Egypt, last night, witnessed its worst night of violence since the Egyptian military ousted President Mohamed Morsi on July 3 with preliminary death tolls reported at more than 100.
Hundreds of thousands of Egyptians took to the streets in response to Egyptian army chief Gen. Abdel Fattah al-Sisi’s request that he be given a popular mandate to deal with violence unleashed by Morsi’s overthrow in early July.
But as has so often become the pattern in a downward spiral in Egypt, where any hope of reconciliation between pro and anti-Morsi supporters has all but evaporated, the Muslim Brotherhood mounted counter demonstrations. The flashpoint was the area around Cairo’s Rabaa al-Adawiya mosque where tens of thousands of pro-Morsi supporters have gathered for the past three weeks, staging a semi-permanent demonstration. Last night, the numbers of Muslim Brotherhood supporters in the Rabaa al-Adawiya district swelled by thousands more before Egyptian security forces moved in.
Initial reports carried by France 24 and others put the number of dead in last night’s clashes at nine with at least 200 injured, but later reports carried by BBC News andRussia Today put the death toll far higher. Russia Today reports the Islamist Muslim Brotherhood as having warned that the death toll was likely to rise, quoting Muslim Brotherhood spokesman Gehad El-Haddad, saying, “They are not shooting to wound, they are shooting to kill.”
The spokesman said a number of demonstrators had received gunshot wounds to the head and chest.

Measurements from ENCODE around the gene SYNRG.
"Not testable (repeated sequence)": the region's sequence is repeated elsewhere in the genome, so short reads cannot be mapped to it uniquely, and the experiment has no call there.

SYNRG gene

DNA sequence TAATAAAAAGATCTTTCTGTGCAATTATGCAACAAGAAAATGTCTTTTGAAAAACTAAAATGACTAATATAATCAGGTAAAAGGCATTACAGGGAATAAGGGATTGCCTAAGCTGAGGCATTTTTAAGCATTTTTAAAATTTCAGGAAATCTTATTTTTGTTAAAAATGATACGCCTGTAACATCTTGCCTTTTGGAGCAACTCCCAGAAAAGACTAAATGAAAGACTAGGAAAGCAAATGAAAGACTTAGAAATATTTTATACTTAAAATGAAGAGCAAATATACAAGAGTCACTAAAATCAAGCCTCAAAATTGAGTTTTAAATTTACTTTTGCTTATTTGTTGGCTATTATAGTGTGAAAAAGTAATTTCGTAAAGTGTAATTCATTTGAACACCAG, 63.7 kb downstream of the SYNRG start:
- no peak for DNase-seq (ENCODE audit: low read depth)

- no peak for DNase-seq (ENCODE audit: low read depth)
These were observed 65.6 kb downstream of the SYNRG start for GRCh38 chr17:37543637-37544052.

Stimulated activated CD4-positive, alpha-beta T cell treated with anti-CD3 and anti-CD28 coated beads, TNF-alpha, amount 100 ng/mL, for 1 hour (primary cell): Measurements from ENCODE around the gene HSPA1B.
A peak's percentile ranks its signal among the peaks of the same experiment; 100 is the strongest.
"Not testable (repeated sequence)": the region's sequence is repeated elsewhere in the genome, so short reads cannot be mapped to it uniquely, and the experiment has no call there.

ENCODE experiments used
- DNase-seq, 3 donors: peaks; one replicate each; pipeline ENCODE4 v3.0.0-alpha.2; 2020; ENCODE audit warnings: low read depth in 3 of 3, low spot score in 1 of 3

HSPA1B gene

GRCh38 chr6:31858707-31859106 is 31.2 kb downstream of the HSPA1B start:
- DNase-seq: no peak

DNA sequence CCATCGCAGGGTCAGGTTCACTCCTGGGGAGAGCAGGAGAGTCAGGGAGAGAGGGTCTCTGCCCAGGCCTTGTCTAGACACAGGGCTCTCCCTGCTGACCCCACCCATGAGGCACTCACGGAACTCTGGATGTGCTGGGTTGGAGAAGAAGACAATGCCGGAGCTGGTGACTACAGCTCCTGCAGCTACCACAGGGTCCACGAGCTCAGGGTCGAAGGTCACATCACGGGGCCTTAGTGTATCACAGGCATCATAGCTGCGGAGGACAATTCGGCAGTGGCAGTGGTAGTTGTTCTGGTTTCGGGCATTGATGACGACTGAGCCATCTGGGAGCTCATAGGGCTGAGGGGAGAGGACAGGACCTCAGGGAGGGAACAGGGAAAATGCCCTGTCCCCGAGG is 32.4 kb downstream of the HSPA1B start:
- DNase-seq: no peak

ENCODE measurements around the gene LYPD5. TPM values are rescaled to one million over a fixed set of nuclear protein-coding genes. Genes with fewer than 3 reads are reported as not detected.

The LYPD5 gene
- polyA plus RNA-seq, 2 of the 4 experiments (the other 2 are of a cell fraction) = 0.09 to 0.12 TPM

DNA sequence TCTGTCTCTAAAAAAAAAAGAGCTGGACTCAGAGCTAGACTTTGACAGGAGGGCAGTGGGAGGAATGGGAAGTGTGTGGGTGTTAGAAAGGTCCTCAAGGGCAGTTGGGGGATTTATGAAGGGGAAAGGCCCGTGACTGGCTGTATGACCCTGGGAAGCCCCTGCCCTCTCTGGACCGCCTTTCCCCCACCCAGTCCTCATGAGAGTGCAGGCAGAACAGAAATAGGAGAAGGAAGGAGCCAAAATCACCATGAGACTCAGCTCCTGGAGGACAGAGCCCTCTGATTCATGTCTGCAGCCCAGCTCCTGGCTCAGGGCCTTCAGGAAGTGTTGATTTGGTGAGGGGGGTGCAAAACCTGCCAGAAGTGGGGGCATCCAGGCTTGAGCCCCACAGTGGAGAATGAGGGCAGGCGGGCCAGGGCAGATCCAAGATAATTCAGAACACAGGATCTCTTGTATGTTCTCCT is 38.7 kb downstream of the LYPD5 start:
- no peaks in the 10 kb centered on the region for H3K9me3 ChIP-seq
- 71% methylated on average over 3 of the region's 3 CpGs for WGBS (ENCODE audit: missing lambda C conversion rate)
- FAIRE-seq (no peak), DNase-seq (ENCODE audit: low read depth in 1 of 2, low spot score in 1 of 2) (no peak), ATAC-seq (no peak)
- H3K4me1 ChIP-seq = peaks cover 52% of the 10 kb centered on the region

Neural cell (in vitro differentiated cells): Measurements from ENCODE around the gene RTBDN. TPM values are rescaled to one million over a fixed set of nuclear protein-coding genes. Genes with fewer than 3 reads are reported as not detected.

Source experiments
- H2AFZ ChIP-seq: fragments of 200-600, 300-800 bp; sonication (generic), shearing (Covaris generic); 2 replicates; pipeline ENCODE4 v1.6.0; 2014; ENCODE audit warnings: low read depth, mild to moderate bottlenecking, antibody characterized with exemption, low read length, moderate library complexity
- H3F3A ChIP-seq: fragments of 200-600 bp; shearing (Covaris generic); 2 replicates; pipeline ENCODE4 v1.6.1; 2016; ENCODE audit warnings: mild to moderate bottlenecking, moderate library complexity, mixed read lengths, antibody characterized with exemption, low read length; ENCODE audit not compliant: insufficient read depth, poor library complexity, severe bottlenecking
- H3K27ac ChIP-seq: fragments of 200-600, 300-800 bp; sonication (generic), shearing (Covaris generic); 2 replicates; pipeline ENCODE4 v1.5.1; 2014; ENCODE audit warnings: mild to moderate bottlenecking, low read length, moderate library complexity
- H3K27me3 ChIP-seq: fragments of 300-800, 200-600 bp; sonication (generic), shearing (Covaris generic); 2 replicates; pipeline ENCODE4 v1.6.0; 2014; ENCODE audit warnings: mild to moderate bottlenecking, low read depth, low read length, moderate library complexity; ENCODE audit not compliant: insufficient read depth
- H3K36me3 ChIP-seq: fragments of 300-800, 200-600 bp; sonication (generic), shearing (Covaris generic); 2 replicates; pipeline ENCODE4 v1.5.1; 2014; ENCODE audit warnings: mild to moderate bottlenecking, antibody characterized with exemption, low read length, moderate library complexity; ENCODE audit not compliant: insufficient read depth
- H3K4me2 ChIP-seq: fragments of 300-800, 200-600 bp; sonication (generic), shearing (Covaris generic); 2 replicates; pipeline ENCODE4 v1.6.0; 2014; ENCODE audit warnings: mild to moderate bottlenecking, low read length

In a later BBC report, the death toll amongst pro-Morsi supporters was put at “more than a 100 people” with a doctor at a field hospital saying there were more than 1000 injured.
Earlier today, Egypt’s army-installed interior minister, Mohamed Ibrahim, had said the three-week sit-in by Morsi supporters around the Rabaa al-Adawiya mosque would be “brought to an end, soon and in a legal manner.”
It was not clear whether the violent clashes between security forces and Muslim Brotherhood supporters represented a concerted attempt to break up the sit-in. France 24 reports that on Facebook, the Muslim Brotherhood said the army had stormed its vigil overnight, triggering the violence. This was denied by an unnamed spokesman for the Egyptian Army who said the clashes were “near the Brotherhood’s sit-in area, but not at it. There is and will not be any attempt to attack the sit-in or evacuate it tonight.”
Despite the Egyptian Army’s assurances, the situation at Rabaa al-Adawiya has turned extremely violent. BBC Middle East correspondent Quentin Sommerville has been tweeting throughout the clashes. Around 7 a.m. Western European Time today, he described a scene of clouds of tear gas with the neighborhood echoing to the sounds of automatic fire. He tweeted, “Some very seriously injured people here. Large pools of blood and tissue.”
Later, Sommerville said he had spoken with Dr. Hesham Ibrahim who runs the field hospital at the mosque. Ibrahim had referred to 100 people having been killed in the preceding eight hours. Describing a hospital scene with floors “slick with blood,” Sommerville also spoke of having seen “one man with part of his head gone. Others with serious wounds to chest and limbs.”
A number of photos of the unfolding situation at the mosque can be seen via Sommerville’s Twitter feed but he described the situation as being so bad that most of the pictures he had taken were too graphic to show.
Just before this report was filed, Sommerville tweeted, “Bizarre that there wasn’t a single Egyptian TV crew covering the clashes from the Rabaa side of the fighting as far as I could tell.”
The clashes near the Rabaa al-Adawiya mosque were not the only flashpoints in Egypt, Saturday. France 24 reports that in Egypt’s second city of Alexandria, on the Mediterranean coast, hundreds of people fought pitched battles. There were reports of shotguns being discharged, men on rooftops throwing stones at crowds below, several people stabbed and at least one person shot in the head. Euronews puts the death toll from the turmoil in Alexandria at seven.